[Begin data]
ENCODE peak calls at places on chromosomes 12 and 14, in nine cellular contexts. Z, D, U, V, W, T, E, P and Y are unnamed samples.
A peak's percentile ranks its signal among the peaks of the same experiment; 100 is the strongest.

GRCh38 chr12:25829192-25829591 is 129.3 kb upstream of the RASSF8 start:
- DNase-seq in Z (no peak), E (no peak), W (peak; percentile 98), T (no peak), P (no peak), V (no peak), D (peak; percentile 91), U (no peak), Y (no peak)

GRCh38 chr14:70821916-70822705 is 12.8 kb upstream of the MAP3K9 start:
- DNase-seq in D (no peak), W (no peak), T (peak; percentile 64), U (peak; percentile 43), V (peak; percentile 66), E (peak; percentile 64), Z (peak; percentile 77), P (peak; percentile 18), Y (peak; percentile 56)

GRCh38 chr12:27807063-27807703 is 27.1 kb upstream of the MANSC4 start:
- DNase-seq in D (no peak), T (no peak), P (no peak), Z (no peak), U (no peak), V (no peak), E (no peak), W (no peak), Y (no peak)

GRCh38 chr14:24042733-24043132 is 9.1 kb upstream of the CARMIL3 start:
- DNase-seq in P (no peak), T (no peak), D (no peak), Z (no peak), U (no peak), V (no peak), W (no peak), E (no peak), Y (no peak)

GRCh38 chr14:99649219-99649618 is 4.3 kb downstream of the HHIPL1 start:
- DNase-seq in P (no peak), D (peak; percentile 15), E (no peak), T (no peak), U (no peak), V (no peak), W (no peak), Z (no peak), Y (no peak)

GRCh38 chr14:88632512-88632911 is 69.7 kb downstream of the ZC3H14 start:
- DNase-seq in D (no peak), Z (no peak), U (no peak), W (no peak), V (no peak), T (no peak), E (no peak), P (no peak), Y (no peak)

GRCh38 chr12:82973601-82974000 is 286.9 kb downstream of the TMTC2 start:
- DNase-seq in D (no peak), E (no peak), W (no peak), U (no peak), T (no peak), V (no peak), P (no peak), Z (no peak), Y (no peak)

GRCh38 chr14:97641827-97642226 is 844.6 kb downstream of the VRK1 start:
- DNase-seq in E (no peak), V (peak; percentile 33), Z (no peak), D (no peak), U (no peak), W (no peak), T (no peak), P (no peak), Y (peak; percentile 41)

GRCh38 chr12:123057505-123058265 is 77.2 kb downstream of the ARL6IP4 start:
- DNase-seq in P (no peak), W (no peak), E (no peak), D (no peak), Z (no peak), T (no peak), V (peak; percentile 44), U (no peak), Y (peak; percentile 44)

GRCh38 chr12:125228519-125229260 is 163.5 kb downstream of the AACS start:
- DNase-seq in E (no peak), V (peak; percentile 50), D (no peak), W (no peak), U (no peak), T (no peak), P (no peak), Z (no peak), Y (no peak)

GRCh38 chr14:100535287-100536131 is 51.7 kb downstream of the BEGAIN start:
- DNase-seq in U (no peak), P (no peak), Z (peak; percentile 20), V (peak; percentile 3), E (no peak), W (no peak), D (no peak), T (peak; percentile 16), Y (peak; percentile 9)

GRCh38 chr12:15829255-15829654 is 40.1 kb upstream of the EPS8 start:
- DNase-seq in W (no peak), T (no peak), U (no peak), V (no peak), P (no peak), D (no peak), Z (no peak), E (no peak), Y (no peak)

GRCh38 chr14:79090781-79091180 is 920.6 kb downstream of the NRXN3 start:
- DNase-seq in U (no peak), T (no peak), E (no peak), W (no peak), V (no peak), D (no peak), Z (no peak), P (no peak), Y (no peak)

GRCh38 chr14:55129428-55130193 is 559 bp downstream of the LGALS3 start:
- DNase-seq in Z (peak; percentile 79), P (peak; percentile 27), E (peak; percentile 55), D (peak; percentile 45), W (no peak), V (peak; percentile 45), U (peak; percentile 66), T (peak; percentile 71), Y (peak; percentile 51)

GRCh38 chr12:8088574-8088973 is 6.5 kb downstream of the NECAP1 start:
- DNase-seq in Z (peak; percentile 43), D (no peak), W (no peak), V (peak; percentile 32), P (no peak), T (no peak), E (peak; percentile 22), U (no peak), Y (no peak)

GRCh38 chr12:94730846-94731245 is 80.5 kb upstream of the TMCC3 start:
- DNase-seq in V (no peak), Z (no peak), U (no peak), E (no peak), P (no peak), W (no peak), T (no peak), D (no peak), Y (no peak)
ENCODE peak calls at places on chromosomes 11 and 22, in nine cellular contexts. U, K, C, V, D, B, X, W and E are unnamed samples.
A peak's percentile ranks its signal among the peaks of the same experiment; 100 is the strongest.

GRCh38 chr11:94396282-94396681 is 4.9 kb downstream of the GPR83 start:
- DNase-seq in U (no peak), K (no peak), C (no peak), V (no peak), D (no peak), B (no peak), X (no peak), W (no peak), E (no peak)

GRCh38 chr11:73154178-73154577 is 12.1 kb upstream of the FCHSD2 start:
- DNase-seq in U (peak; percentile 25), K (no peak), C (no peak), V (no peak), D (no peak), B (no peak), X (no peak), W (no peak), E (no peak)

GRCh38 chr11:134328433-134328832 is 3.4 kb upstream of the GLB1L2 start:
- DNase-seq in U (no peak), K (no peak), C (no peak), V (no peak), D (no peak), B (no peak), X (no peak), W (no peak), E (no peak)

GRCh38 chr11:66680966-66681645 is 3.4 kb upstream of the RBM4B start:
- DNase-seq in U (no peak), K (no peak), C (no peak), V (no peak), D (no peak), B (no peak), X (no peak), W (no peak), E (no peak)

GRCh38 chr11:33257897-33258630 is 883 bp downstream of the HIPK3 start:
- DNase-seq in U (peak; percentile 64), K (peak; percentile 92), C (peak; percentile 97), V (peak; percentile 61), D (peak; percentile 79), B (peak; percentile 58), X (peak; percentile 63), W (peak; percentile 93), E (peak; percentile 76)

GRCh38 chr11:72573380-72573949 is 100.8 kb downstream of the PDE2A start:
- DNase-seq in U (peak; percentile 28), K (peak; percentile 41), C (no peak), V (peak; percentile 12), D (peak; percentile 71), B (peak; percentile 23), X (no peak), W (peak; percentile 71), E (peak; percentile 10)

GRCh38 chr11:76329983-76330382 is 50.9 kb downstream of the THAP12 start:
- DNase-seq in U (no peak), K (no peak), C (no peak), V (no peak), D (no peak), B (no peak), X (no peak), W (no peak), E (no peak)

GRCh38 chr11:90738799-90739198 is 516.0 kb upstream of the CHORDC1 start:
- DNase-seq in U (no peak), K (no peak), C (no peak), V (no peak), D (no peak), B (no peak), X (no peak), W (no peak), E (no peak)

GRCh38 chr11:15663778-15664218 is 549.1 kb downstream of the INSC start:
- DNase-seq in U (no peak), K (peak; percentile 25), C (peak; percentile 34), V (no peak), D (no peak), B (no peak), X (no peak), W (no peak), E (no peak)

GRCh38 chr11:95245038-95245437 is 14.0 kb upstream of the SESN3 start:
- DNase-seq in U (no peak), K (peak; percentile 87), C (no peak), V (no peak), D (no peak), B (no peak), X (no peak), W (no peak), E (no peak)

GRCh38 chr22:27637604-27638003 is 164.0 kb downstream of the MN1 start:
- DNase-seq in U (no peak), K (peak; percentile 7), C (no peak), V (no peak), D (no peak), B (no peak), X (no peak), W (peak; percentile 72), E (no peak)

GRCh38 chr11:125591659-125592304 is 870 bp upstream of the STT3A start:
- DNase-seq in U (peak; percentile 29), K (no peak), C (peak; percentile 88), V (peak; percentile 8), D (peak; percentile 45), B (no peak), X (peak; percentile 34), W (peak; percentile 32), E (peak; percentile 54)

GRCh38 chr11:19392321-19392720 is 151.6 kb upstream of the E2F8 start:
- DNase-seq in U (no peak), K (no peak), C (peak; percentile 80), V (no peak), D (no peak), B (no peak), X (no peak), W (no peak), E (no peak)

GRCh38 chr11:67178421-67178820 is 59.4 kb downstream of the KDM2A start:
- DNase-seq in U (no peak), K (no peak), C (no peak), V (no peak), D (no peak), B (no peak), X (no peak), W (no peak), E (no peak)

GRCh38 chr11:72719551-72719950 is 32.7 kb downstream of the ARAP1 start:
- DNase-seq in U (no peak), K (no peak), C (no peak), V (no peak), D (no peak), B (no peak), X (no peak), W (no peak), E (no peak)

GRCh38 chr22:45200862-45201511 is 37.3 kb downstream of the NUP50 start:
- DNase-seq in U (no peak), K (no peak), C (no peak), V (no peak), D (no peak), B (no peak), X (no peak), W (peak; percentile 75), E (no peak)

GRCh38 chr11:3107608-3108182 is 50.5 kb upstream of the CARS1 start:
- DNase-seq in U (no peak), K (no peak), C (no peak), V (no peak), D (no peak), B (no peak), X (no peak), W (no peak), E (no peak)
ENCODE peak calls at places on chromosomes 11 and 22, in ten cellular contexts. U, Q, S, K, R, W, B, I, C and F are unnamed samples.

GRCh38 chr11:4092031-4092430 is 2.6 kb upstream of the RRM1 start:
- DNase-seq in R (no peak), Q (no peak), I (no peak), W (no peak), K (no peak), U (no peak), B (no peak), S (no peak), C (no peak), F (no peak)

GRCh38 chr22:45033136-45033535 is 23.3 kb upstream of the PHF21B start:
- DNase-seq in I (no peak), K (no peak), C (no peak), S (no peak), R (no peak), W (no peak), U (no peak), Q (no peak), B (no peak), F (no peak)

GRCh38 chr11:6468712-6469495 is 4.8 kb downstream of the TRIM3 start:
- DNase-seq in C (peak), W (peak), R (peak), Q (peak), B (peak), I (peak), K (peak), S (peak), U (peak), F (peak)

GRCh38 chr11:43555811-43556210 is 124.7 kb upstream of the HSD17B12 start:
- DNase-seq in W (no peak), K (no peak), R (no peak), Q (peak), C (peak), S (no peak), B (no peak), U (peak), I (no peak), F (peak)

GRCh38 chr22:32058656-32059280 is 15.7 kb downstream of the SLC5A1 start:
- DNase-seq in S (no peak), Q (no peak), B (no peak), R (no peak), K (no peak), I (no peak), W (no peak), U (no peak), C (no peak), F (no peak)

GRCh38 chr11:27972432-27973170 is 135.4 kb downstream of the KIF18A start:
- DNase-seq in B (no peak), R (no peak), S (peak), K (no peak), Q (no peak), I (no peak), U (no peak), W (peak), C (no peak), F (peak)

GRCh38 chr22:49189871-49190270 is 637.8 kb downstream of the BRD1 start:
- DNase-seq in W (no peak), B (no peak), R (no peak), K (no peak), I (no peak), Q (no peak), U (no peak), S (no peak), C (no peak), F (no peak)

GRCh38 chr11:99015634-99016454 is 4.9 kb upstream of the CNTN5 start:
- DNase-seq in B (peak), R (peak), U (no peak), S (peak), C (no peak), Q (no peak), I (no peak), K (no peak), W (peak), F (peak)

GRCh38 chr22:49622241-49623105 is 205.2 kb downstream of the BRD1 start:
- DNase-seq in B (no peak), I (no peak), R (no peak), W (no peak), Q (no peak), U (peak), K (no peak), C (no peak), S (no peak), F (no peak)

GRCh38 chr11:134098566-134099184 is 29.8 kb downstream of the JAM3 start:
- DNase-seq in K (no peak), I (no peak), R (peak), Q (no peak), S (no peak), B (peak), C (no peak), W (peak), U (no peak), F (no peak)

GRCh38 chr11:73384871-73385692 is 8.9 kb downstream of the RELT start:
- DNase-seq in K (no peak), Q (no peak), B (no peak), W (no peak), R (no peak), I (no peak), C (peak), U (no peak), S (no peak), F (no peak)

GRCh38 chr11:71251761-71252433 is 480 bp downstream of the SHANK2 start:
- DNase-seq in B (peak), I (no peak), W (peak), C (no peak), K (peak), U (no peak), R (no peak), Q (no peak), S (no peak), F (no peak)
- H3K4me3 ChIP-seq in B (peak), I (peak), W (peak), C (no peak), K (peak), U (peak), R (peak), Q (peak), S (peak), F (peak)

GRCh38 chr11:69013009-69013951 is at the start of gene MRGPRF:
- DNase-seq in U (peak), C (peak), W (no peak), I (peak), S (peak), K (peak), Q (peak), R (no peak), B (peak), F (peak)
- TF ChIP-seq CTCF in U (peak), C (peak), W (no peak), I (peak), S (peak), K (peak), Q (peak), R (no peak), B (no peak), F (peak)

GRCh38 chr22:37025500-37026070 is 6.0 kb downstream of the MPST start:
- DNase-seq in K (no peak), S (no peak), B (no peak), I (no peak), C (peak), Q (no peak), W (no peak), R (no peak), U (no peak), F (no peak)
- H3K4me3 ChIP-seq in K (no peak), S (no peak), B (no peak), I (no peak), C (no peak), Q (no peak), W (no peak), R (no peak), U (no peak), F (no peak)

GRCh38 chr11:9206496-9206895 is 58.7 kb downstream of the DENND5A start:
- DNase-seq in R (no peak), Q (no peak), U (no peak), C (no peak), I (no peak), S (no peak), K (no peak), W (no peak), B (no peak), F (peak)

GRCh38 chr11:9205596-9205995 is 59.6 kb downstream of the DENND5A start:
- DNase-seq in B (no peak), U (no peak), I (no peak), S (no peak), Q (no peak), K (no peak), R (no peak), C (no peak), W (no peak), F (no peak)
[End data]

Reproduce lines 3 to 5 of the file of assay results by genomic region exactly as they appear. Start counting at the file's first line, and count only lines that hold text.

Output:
GRCh38 chr12:25829192-25829591 is 129.3 kb upstream of the RASSF8 start:
- DNase-seq in Z (no peak), E (no peak), W (peak; percentile 98), T (no peak), P (no peak), V (no peak), D (peak; percentile 91), U (no peak), Y (no peak)

GRCh38 chr14:70821916-70822705 is 12.8 kb upstream of the MAP3K9 start: